Although the Australian Trade Marks Register (ATMOSS) is available online so anyone can carry out searches, a simple search may not uncover similar matches which could cause conflict during your trademarking process – which is why Omond suggests you should use a professional to carry out a search before finalising your choice.
Another option is to use the Trade Mark Headstart Service, Omond suggested, whereby a trade mark examiner will assess your request, carry out a search of the Register and contact you (usually within five working days) with a report. From there, the request can be converted into an application, or you can make amendments, or decide not to continue with the process and go back to the drawing board.
In terms of the form in which you should register your brand, one thing to think about is attempting to get a plain word mark, rather than a name and a logo. If the name is sufficiently distinctive (and registrable), then including the logo as part of the registration will only ‘dilute’ the strength of the protection you get from your trade mark.
Omond says you should only go down this route if the plain word version of your brand will not be registrable by itself, such as A Local Beer did previously. Now rebranded to Local Brewing Co. the company is seeking another trade mark – still a combined logo and name, because the words themselves are too descriptive of the business to be registrable by themselves.
This combination is more likely to be accepted due to its complexity, however, it provides less protection in the event that someone else uses a similar trade mark, because the infringing use would have to be similar to both the graphics and the name to be considered an infringement, rather than just the wording, or because they may be using the words in their normal descriptive fashion, not as a trade mark.
“The reason you would do this is to draw attention away from any issue in the wording by adding additional distinctive material. This will allow you to get a trade mark registration, but the problem is in terms of enforcing it. If someone’s mark looks like yours, it may need to have similar wording, or if it has similar wording you might need to show the other elements, like the logo, are also similar.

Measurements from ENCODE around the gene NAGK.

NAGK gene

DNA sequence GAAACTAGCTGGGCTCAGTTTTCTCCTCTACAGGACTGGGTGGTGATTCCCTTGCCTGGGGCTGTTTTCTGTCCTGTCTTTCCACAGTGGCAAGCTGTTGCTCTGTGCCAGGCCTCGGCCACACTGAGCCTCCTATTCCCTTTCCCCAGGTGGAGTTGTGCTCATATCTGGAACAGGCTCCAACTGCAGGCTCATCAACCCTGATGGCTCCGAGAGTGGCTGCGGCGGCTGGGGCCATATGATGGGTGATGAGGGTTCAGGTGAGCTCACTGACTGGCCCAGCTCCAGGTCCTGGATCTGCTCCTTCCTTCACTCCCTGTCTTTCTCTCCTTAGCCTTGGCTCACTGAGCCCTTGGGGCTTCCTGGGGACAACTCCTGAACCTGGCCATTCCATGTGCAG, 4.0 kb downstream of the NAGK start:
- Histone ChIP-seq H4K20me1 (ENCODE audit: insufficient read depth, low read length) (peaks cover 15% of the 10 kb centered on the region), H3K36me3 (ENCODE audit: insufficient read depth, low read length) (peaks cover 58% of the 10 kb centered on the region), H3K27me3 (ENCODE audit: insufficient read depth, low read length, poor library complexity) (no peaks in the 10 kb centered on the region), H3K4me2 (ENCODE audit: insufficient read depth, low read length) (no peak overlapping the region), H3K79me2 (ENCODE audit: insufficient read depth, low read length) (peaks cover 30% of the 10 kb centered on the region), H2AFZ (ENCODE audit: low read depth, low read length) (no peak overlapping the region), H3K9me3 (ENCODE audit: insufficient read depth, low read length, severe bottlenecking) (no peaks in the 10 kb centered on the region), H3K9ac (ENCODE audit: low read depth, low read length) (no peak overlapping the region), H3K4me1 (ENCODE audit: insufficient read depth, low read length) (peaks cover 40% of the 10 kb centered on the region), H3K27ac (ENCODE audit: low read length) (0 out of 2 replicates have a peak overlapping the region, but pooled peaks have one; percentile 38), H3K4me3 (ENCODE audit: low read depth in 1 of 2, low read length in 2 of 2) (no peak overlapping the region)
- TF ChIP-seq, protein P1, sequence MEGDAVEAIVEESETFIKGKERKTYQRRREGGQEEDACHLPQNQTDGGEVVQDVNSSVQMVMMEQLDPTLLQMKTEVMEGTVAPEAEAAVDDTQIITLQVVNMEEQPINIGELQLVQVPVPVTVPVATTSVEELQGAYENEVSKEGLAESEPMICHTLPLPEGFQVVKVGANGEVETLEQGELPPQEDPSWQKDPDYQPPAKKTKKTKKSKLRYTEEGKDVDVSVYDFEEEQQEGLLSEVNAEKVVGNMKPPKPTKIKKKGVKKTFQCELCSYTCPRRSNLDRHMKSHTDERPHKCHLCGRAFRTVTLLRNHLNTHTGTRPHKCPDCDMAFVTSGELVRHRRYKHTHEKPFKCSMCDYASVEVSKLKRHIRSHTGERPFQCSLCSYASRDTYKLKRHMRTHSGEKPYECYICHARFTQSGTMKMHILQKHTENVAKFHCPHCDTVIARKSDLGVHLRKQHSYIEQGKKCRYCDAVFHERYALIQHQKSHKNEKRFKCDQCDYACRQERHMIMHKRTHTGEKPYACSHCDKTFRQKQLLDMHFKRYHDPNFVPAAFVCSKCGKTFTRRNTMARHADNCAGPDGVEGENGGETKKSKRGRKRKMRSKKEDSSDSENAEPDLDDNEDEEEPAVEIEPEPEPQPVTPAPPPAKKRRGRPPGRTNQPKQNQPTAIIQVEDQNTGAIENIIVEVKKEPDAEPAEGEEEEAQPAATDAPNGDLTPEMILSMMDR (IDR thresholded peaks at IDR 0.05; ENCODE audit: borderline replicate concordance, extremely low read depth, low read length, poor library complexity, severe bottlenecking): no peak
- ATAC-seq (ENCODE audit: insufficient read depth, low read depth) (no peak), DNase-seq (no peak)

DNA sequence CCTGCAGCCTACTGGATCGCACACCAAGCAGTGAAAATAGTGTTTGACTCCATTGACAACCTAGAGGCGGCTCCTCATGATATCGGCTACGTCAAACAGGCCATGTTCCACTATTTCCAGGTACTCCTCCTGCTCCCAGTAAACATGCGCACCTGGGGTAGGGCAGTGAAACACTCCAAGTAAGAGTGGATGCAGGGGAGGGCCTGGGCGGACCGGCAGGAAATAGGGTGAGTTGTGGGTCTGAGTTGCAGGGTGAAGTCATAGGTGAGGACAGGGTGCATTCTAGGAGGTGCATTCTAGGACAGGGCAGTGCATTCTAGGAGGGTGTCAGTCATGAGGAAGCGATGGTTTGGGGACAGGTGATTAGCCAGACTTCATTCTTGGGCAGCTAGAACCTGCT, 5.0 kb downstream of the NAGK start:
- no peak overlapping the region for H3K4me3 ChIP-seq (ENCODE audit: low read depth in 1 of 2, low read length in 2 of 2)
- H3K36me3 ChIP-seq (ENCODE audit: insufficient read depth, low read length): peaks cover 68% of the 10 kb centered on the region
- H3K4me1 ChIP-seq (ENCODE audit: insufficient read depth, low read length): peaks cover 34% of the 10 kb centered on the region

“The best thing you can do is get a plain word mark, because that gives the strongest protection, then do a second one for the logo by itself as well,” explained Omond.
“But for people with budgetary constraints, there may be too much appeal in applying for them together in a single application, to save money.”
Opposing a trademark
One of the worst-case scenarios is if you find your trade mark being opposed. It happened to craft beer gift boxes and subscription service The Beer Drop earlier this year after Coles opposed its trade mark.
There is a two-month advertising period following the acceptance of a trade mark, during which time the opponent files a notice of their intent to oppose.
Within a month, they must file their ‘Statement of Grounds and Particulars’, noting that this stage does not yet include evidence. The trade mark applicant must then file a notice to defend the trade mark, or allow it to lapse.
Both sides are then required to provide evidence in turn, before it is allocated to a Hearing Officer. Either party can then either wait until the officer makes a decision in the hopes that it goes in their favour, file written submissions drawing attention to their legal arguments, or request a formal hearing to present their case.
It currently takes more than 6 months for a hearing to be listed, so overall this process generally takes 18 months to two years, explained Omond, highlighting the importance of choosing the right trade mark for your business from the start.
Check the Brews News Trade Mark Acceptances and Applications to see monthly updates on what beer trade marks are being applied for.
Find out more about the trademarking process on the IP Australia website.